Manhattan-born and bred, [Robsinson] remains a relatable, wised-up observer, never more so than when she reports on the women who have made it in pop, making her new book an indispensable document about the feminine journey through a man’s world ... Robinson’s rich archives have brimmed with celebrity pulp since the late 1960s, but her interactions with female artists are where she mines gold ... Clearly, Robinson can be more than just a reporter in those moments when her subjects reflect on their lives ... her ability to ride along and humanize her subjects without prying for gory details is less a technique than a measure of sisterhood and good faith. That’s a rarity in pop rock journalism, and Robinson is a rare resource.
... part music history, part social history and no part minced words ... Robinson is attuned to the different expectations placed on women ... Robinson supplements her interview snippets and blunt opinions with choice autobiographical asides ... She's measured about whether, back in the day, she was remiss in not writing about the exploitation of groupies by rock stars, but she's unequivocal when the music business disappoints her, as it did when it produced what she clearly sees as the twin evils of Madonna and MTV ... there are many more female rock journalists out there now, although it's hard to imagine one as winningly blunt, unpretentious and on-target as Robinson.
... a well-intentioned but slapdash attempt to give equal time to women in popular music. Even the title is defensive — maybe no one asked her, but the girls were certainly there ... Robinson says she’s done over 1,000 interviews with women, and this slim volume can’t possibly do justice to the voices she taped over the years. Instead of the long, funny, carefully observed profiles in There Goes Gravity, we get brief sound bites from women she has interviewed ... Only three chapters, including one on business, suggest these women might be serious artists. Throughout, there’s an unappealing emphasis on physical appearance ... Instead of insights, we get banal observations ... Too bad Lisa Robinson didn’t focus more on how women are shaping music’s future, rather than sifting through the ashes of the past.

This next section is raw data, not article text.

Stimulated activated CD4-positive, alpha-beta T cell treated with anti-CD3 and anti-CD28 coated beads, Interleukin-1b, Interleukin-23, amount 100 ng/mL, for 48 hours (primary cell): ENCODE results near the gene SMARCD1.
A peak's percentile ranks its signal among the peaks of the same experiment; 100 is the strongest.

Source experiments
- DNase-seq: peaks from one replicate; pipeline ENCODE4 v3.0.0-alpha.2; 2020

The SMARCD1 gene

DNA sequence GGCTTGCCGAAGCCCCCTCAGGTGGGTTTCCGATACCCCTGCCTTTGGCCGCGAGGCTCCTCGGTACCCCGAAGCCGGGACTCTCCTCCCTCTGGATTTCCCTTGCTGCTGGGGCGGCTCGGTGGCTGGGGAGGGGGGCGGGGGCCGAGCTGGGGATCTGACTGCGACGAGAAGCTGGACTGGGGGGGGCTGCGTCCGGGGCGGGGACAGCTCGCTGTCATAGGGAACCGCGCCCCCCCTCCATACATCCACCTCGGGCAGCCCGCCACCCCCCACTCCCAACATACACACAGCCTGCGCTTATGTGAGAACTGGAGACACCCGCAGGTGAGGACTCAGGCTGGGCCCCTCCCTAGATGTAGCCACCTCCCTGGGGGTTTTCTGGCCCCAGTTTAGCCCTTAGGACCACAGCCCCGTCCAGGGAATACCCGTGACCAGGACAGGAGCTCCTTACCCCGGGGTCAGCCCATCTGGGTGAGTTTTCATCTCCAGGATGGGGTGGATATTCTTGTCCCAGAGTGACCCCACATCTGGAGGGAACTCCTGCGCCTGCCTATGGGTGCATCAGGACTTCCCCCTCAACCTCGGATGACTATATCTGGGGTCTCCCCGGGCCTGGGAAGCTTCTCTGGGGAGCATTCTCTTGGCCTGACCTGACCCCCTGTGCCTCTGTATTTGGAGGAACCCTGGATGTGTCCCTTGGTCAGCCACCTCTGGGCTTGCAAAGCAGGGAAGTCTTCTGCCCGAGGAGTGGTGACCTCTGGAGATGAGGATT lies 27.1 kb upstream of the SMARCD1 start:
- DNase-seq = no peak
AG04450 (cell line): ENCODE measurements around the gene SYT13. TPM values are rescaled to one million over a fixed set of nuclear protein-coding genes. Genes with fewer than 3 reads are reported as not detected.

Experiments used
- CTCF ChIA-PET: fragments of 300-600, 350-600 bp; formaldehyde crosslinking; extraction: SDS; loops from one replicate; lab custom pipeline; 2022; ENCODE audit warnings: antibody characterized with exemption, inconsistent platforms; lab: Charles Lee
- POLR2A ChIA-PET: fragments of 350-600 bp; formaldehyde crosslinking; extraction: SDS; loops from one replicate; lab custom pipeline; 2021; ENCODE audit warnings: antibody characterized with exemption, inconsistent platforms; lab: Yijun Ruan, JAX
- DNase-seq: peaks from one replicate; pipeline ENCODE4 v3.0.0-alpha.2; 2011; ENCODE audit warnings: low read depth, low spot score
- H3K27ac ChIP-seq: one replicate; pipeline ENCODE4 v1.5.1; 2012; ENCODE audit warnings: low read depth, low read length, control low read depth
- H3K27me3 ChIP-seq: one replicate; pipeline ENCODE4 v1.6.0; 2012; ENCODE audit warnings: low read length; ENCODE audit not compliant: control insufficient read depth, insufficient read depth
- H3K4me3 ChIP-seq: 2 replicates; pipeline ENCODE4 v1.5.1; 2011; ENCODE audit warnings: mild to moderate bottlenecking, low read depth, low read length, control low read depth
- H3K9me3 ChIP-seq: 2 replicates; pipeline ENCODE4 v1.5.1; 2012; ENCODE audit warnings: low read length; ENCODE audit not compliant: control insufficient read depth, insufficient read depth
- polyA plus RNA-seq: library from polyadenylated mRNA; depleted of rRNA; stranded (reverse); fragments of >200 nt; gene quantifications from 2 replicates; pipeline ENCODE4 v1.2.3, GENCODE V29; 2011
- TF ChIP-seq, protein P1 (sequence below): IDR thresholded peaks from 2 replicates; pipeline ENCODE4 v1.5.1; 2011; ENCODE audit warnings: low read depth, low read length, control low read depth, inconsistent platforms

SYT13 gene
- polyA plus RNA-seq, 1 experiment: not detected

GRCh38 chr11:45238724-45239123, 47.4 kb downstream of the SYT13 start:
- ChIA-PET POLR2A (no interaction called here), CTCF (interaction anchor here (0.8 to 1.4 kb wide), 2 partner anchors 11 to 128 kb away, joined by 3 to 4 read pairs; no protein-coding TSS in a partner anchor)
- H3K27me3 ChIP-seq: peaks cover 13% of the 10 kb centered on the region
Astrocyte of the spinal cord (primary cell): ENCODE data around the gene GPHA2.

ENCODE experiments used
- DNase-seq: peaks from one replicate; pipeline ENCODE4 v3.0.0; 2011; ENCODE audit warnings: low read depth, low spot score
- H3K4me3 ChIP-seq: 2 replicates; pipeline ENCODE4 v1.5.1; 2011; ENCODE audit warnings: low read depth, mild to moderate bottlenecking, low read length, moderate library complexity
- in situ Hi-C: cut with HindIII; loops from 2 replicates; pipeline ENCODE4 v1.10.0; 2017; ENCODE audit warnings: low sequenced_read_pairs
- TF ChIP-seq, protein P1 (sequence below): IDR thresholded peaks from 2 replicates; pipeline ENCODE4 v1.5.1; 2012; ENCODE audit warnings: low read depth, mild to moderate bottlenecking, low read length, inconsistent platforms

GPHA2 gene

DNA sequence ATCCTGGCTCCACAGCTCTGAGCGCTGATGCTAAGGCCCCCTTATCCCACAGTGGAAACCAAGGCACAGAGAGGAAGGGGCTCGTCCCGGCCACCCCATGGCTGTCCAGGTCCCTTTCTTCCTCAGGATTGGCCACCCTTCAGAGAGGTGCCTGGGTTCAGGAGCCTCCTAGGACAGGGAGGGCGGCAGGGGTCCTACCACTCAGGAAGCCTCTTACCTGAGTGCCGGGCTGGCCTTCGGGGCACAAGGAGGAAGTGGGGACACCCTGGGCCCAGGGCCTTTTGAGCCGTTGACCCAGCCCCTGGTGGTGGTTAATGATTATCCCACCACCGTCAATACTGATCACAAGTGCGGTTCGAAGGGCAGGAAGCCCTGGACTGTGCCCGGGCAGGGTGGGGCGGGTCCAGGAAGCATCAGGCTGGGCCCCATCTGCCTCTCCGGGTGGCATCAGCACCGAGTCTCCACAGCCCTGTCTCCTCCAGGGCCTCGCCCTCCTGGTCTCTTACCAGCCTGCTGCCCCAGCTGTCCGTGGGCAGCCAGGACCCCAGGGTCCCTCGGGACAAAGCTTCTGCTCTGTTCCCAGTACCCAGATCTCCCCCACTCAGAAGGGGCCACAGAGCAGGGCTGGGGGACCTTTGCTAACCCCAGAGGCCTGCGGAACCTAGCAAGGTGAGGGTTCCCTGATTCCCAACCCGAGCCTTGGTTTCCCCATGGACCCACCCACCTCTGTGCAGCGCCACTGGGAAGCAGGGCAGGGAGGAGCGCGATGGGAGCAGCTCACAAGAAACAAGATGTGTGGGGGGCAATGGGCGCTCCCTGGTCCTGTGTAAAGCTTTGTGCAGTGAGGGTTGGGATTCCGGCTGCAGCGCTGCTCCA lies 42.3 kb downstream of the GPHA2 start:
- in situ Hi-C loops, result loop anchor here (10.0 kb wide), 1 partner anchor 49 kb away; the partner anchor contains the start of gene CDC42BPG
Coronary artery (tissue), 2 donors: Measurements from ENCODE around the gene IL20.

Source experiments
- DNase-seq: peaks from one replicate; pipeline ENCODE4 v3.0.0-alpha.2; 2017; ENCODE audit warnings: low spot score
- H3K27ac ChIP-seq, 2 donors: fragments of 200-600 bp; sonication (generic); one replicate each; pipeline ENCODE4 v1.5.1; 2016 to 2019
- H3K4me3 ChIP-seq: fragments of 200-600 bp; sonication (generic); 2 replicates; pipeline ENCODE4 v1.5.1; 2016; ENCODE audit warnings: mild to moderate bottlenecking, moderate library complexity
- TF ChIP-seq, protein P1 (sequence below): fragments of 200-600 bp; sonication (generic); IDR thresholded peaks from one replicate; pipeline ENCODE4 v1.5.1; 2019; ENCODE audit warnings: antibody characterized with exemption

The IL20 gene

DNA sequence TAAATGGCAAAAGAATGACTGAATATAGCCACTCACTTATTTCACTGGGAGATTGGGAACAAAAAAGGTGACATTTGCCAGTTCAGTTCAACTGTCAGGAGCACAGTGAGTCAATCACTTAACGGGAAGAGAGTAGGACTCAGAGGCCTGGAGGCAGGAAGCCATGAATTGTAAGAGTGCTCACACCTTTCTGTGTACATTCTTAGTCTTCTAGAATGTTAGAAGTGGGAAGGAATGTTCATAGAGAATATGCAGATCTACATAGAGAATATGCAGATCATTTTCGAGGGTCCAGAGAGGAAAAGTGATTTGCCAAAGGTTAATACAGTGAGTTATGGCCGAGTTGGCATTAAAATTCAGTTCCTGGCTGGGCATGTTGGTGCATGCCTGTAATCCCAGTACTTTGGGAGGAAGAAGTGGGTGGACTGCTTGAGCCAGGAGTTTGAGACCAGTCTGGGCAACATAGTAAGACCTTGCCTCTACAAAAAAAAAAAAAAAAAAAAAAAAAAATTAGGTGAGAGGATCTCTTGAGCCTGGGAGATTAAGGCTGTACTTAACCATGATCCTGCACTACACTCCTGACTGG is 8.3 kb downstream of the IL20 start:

What emerges is not a detailed profile of any one woman, though certain women are referenced several times, but rather a collective portrait of how women have navigated the music industry ... Robinson is uniquely situated to write this book ... Robinson herself, like the best critics, emerges as a strong and likable figure with a clear point of view ... Whether you are tuned in to the history of rock or a casual fan, this book has something to offer. The quotes Robinson has gathered over the years are surprising and intimate, bringing figures like Lady Gaga, Alanis Morrisette and Bette Midler to life. Though no one may have asked Robinson about 'the girls,' this reader is glad she found space to write about them anyway.
An intriguing (and occasionally snarky) look at the lives, loves, and off-stage personas of well-known women soloists and band members. With the increased visibility of women in entertainment generally, and music specifically, this title will find an audience in most libraries.
In this fascinating, opinionated, and often insightful look back at her career, Robinson reflects on the deep-seated misogyny, sexism, and ageism in the music industry ... It’s shocking to learn how many famous women were raped or beaten ... It’s not all bleak, though. Robinson finds hope in the #MeToo movement and other cultural shifts.
... passionate, insightful essays ... The blocks of interview quotes sometimes overwhelm the narrative, but Robinson keeps things moving with her sharp takes and witty asides ... This entertaining highlight reel of music interviews crackles with energy.
The premise of the book—that nobody has been interested in stories of stars like Janis Joplin, Joni Mitchell, Patti Smith, Beyoncé, Rihanna, or Courtney Love until now—lacks evidence-based support and fails to justify this stitched-together jumble of retreads and outtakes ... Even the stars Robinson admires don’t come off well in these pages ... One might conclude that decades-old gossip isn't that interesting, but Ben Widdicombe's recent stylishly written memoir, Gatecrasher, suggests that isn't the problem ... For devoted Robinson fans only.